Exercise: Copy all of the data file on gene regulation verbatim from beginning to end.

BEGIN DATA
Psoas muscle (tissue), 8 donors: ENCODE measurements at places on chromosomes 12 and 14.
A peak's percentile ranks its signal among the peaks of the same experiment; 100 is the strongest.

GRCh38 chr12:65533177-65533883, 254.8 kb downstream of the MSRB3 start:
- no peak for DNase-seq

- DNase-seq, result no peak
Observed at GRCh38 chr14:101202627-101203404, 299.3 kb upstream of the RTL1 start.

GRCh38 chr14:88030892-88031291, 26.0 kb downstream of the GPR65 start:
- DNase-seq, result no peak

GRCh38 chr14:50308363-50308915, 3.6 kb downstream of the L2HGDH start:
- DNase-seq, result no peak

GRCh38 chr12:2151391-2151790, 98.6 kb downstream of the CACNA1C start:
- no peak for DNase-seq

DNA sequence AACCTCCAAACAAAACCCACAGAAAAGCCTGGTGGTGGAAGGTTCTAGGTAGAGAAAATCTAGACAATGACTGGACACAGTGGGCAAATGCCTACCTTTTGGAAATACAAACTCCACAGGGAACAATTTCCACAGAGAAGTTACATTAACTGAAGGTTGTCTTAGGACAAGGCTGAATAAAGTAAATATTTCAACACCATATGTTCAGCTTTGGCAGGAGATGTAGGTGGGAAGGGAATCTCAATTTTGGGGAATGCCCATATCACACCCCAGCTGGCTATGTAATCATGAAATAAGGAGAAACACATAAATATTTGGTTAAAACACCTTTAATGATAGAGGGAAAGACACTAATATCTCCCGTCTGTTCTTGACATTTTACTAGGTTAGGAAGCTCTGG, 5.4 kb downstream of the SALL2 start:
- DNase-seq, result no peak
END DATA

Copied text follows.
Psoas muscle (tissue), 8 donors: ENCODE measurements at places on chromosomes 12 and 14.
A peak's percentile ranks its signal among the peaks of the same experiment; 100 is the strongest.

GRCh38 chr12:65533177-65533883, 254.8 kb downstream of the MSRB3 start:
- no peak for DNase-seq

- DNase-seq, result no peak
Observed at GRCh38 chr14:101202627-101203404, 299.3 kb upstream of the RTL1 start.

GRCh38 chr14:88030892-88031291, 26.0 kb downstream of the GPR65 start:
- DNase-seq, result no peak

GRCh38 chr14:50308363-50308915, 3.6 kb downstream of the L2HGDH start:
- DNase-seq, result no peak

GRCh38 chr12:2151391-2151790, 98.6 kb downstream of the CACNA1C start:
- no peak for DNase-seq

DNA sequence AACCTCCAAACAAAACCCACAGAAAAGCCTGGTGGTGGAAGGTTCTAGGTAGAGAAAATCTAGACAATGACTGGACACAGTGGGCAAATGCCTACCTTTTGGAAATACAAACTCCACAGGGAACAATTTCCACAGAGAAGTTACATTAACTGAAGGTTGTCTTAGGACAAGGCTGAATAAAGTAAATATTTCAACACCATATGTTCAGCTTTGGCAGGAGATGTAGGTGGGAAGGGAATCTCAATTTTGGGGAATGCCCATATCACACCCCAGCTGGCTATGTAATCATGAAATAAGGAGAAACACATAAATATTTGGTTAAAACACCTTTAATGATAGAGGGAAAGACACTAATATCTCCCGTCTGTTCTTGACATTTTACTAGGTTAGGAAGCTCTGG, 5.4 kb downstream of the SALL2 start:
- DNase-seq, result no peak